Andrew Cuomo Can’t Ignore Transit in 2012

Photo: ##http://www.nytimes.com/2011/09/19/nyregion/governor-andrew-cuomo-eagerly-attends-an-auto-show.html##Robert Stolarik/New York Times##

New York City transit riders might have taken some small measure of satisfaction from the sight of Carl Kruger resigning from the State Senate earlier this week. Pleading guilty to federal corruption charges, Kruger became the third member of the “Fare Hike Four” — the gang who killed a 2009 plan to fund transit by putting a price on NYC’s free bridges — to exit Albany in disgrace. Two others, Pedro Espada and Hiram Monserrate, were run out of town by voters and their fellow legislators under clouds of scandal. Ruben Diaz, Sr. is the only one who remains, reduced to irrelevance now that marriage equality is the law of the land and the Republicans control the Senate.

So you can blame the Fare Hike Four for the 2010 service cuts (and you can also blame the Assembly Democrats, who killed congestion pricing in 2008), but these aren’t the guys who are going to write the next chapter in the MTA funding story. If New York is going to fix the transit mess that Kruger and company bequeathed to us, don’t look to the state legislature just yet.

First, Governor Andrew Cuomo has to show some glimmer of understanding that New York’s transit system matters. So far, he hasn’t displayed an inkling.

2011 began with a $100 million Albany raid on dedicated MTA funds. It ended with a tax deal where Cuomo used $320 million in annual transit funding as a bargaining chit to gain suburban Republican votes. In both cases, city residents were sacrificed to achieve the governor’s political ends. That seems to be the Cuomo MO.

Meanwhile, millions of New York City transit riders are left with a diminished system and few prospects for any sort of improvement. If you ride the bus or the train, then you know all about the longer waits and additional crowding since the 2010 service cuts took effect. Does the governor?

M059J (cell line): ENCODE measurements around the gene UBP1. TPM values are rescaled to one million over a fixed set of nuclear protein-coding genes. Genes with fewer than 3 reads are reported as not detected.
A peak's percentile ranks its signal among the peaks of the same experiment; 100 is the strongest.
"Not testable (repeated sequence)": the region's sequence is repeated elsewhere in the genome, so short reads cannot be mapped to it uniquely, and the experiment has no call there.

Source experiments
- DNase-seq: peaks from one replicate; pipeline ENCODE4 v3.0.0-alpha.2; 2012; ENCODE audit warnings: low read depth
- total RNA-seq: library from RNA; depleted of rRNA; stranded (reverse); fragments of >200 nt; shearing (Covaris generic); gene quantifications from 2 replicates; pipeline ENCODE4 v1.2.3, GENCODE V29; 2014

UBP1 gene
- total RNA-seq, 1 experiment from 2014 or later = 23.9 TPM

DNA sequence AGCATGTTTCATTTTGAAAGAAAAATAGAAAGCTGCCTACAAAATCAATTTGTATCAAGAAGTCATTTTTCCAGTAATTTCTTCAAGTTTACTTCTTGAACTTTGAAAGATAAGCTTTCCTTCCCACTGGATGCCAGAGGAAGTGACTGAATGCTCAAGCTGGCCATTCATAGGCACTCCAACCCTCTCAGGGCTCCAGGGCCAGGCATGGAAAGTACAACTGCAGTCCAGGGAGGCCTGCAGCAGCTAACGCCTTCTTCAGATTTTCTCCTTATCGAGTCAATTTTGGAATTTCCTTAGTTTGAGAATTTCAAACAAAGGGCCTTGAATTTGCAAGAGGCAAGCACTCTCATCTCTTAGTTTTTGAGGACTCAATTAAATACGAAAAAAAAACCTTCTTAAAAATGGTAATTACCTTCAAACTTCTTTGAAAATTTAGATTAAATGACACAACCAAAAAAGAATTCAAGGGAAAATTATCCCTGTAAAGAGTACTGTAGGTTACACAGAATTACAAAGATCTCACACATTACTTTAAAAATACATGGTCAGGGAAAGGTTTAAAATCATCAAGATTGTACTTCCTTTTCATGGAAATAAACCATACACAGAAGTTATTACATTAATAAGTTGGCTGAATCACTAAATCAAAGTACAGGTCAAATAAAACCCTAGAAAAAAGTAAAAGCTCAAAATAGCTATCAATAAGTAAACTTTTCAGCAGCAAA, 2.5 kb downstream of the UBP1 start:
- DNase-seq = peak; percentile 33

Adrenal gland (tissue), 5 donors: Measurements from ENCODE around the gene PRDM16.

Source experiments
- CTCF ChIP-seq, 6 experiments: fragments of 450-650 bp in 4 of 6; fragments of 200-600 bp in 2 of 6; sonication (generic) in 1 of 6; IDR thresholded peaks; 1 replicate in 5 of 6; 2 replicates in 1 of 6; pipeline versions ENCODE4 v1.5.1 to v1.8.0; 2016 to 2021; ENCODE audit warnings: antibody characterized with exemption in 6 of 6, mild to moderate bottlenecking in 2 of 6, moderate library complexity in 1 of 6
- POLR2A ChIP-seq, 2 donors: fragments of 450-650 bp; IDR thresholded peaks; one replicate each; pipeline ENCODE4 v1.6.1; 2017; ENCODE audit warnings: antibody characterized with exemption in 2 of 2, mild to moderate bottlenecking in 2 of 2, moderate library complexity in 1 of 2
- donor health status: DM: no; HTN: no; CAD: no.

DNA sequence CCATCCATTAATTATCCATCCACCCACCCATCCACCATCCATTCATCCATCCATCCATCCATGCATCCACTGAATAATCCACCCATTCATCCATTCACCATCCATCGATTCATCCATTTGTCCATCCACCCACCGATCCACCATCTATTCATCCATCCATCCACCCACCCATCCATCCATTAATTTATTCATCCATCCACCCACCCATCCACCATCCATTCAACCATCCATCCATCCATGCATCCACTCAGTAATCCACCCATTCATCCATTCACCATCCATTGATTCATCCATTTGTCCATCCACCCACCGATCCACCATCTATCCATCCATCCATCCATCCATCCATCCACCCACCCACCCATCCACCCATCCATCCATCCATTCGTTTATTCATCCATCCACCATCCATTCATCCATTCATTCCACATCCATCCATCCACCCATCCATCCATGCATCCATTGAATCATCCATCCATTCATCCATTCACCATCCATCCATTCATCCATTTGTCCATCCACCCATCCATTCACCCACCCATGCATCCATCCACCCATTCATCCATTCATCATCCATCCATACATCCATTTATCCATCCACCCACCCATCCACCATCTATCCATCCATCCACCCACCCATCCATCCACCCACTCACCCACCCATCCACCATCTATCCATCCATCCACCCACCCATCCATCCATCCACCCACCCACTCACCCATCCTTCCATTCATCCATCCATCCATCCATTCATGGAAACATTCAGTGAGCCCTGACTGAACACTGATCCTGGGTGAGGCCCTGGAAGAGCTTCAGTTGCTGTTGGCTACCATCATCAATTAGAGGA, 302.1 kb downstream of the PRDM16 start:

Cuomo didn’t cause the cuts, but he should be making it a priority to restore that service and add more. (Remember when we were talking about hundreds of millions of dollars for additional bus service?) Instead, the MTA is limping along, its budget patched up with Band-Aids.

Yesterday the MTA Board approved a 2012 budget that manages to preserve current service levels even though the agency’s CFO doesn’t know how he’ll find the money. They also voted to fund most of the gap in the agency’s five-year capital plan with $4.5 billion in new borrowing. The official line is that the MTA can handle the debt because it will be paid off with revenue from the (recently slashed) Payroll Mobility Tax.

But with each passing year, debt payments swallow up a bigger chunk of the MTA’s budget. And every dollar spent on debt is a dollar that can’t be spent to run trains and buses. In the last two years alone, according to a recent report from Moody’s, “the MTA’s outstanding debt supported by operations has increased by nearly 14%.” By 2015, the amount the MTA spends on debt service each year will grow nearly 32 percent compared to 2011, according to the transit agency’s forecasts [PDF, page 102].